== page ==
Consider the following statistics. Cybercrime increased 600 percent during the pandemic, and 95 percent of cyber incidents occur due to human error. Cyber threats have grown in number and sophistication, and thus cyber security awareness must also move to the next level. Forward thinking organizations will make this a priority for 2023.
During cyber security awareness month, the Cybersecurity and Infrastructure Security Agency (CISA) emphasized four key habits to encourage in your staff:
- Think before you click (recognize and report phishing)
- Keep software up to date
- Use strong passwords
- Enable multi-factor authentication (MFA)
Recognize and Report Phishing
For years, cyber criminals have used phishing to capture sensitive information or gain unauthorized access. Phishing, a common form of social engineering, involves a bad actor sending a seemingly trustworthy email. The email might prompt the victim to reply with sensitive information. Or it might include a link to a phony website or malicious file.
To protect against phishing attacks, organizations can and should use anti-virus and anti-malware programs, firewalls, and email filters. However, even with the best technology, phishing attacks will happen. Thus, the best defense lies in empowering cyber aware employees who recognize, report, and respond appropriately to phishing attempts.
Train every employee to recognize the signs of phishing. These can include a generic greeting or subject, spelling or grammar errors, a sense of urgency and unusual requests for confidential information or money. Employees should also know how to spot potentially fake email or website addresses. And they should know how to report suspicious activity.
To cement security awareness training, bring it home with phishing simulations. In a simulation, users periodically receive emails that mimic a phishing email but do not pose any real danger. Administrators track the emails and responses to determine the effectiveness of training and provide any necessary follow up.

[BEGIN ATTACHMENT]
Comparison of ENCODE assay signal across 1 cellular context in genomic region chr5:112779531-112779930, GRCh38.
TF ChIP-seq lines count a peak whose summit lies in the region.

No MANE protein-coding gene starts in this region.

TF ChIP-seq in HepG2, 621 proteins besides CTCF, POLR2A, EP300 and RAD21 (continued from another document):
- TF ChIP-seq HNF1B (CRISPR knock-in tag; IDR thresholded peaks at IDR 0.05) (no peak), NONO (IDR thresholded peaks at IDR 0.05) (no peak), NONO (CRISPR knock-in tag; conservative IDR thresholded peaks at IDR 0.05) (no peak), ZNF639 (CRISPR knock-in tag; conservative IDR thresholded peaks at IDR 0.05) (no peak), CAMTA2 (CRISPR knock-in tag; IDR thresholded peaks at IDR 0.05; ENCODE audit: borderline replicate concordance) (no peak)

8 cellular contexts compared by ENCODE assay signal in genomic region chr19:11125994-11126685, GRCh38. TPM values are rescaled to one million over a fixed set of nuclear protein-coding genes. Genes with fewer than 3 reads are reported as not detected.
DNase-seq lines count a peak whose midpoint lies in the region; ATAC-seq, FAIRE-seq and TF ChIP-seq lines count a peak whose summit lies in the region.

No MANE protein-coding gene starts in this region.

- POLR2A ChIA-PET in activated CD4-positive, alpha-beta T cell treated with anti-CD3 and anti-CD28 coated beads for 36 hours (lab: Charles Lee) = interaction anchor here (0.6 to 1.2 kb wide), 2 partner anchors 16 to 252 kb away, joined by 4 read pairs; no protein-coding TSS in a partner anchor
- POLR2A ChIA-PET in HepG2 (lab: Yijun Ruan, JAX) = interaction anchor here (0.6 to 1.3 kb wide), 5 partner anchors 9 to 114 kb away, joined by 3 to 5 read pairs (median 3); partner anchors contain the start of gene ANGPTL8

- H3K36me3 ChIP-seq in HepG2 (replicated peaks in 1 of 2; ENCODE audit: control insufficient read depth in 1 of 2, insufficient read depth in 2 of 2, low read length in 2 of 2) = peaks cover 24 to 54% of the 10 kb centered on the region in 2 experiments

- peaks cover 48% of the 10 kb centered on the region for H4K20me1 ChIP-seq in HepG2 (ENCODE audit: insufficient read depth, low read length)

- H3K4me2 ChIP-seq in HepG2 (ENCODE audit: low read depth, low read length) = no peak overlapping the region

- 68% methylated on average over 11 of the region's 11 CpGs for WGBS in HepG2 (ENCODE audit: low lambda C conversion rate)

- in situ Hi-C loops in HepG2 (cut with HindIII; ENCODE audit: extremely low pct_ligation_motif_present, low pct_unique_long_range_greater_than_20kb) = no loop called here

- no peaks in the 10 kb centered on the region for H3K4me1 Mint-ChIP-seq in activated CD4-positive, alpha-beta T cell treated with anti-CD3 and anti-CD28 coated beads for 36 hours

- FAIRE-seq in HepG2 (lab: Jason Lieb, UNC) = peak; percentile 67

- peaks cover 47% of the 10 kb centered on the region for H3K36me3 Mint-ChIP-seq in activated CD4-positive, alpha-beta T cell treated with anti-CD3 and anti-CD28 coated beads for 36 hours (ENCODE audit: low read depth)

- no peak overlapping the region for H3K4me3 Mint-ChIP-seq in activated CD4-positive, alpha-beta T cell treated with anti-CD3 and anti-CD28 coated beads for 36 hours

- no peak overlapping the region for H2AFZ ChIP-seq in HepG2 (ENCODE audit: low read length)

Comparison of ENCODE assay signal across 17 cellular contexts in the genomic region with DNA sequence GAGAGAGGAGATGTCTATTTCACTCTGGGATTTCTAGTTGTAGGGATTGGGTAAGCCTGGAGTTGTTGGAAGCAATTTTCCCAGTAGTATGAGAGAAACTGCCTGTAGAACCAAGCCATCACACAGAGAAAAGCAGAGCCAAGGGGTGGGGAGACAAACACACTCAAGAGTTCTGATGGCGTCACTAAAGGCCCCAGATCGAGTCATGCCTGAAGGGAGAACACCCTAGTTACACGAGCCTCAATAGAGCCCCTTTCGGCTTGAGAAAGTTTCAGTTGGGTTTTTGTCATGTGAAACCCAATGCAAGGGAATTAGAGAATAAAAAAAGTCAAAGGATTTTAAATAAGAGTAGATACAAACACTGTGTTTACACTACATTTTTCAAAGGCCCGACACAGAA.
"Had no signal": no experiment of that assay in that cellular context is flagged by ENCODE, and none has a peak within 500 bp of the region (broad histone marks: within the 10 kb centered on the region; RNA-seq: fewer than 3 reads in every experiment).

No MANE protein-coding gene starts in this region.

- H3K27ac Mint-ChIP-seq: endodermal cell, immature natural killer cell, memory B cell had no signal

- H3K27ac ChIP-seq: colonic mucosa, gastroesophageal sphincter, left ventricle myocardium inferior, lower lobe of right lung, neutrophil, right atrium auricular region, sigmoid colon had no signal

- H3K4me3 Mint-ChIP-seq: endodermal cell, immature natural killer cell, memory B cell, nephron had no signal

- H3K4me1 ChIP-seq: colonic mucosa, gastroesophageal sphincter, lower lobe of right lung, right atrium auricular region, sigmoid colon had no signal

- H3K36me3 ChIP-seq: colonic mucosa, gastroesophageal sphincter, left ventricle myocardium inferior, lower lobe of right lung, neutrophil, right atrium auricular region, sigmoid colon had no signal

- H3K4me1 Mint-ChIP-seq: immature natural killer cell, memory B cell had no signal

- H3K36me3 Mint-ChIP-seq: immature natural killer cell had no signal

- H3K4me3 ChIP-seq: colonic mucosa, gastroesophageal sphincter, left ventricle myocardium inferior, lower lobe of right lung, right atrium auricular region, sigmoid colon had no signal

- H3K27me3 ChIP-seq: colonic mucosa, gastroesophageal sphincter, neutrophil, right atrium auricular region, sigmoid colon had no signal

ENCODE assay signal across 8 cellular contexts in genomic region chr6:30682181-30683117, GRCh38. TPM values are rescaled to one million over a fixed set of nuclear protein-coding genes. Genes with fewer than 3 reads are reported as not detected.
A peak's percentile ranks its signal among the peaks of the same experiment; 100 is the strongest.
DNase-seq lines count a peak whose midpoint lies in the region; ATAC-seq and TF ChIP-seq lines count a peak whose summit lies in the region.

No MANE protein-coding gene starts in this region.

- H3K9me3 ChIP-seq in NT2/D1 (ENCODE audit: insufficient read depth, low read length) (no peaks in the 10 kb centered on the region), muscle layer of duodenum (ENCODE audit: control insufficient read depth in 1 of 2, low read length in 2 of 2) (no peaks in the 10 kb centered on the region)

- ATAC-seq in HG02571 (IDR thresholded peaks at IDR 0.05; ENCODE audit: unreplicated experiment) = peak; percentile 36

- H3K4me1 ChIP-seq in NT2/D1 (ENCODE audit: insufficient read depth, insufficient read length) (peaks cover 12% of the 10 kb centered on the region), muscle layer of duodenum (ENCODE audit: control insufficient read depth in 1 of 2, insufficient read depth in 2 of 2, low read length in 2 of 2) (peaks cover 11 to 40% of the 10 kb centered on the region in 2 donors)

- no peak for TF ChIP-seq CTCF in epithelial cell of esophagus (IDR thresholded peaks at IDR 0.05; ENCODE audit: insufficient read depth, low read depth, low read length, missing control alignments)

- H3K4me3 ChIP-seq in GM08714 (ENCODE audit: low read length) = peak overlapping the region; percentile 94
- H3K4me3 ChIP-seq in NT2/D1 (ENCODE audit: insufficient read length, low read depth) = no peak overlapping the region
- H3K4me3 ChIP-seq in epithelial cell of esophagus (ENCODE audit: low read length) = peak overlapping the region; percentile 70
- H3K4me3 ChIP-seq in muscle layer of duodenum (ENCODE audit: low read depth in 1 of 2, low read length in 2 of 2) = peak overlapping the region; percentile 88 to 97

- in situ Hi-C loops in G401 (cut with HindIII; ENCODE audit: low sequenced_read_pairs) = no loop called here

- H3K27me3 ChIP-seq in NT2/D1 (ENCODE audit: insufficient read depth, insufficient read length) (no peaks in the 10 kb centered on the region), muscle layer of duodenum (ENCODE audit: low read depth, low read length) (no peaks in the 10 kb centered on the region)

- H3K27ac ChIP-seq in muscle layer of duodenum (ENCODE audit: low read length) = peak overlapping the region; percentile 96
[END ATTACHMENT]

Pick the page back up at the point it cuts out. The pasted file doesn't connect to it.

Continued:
Apply Software Updates Promptly
Any given computer, laptop or mobile device contains dozens, even hundreds, of software programs. These include not only the productivity apps like word processing but also device drivers, audio players, anti-virus programs, operating systems, and web browsers.
Periodically, software vendors will release updates to their programs. And all too often users and companies delay installing these updates. This introduces a significant security risk, as one common purpose for updates includes patching security vulnerabilities. Hackers keep an eye on vulnerability reports, and they will exploit them.
Organizations should take time to implement a patch management program. This will involve taking an inventory of all assets and security systems and creating a timeline and process for installing patches on a regular basis.
Manage Passwords and PINs
Over 60 percent of data breaches involve stolen or weak credentials (username and password). For instance, if hackers can gain the credentials for a highly privileged user, they can steal data or create havoc in the system. Consequently, companies need to create and enforce strong password policies.
As a rule, passwords should not include actual words, nor should they include numbers in a sequence. Create a long password with a combination of upper-case and lower-case letters, numbers, and symbols. To make things easier and safer, consider using a password manager with a built-in random password generator.
IT departments and other users with high-level access need to be particularly careful. Be sure to change default passwords. And never share or reuse passwords.
Passwords alone will not provide sufficient protection. However, statistics from both Microsoft and Google show that using MFA as an additional security layer can thwart nearly 100 percent of automated attacks.
When implementing MFA, implement across the entire organization to avoid leaving doors open for hackers. And, because the success of an MFA program depends on user experience, make usability a priority. Educate end users and give them choices of what authentication factors to use, whether biometrics, an authentication app, or some other factor.
Make Cyber Security Awareness Integral to Company Culture
To prove effective, cyber security awareness requires a deliberate, multi-faceted approach. When consistently and properly educated about security threats and security best practices, your users can become your best defense.
eMazzanti stands ready to help, with educational materials, free security assessments and a full menu of cyber security tools and services.
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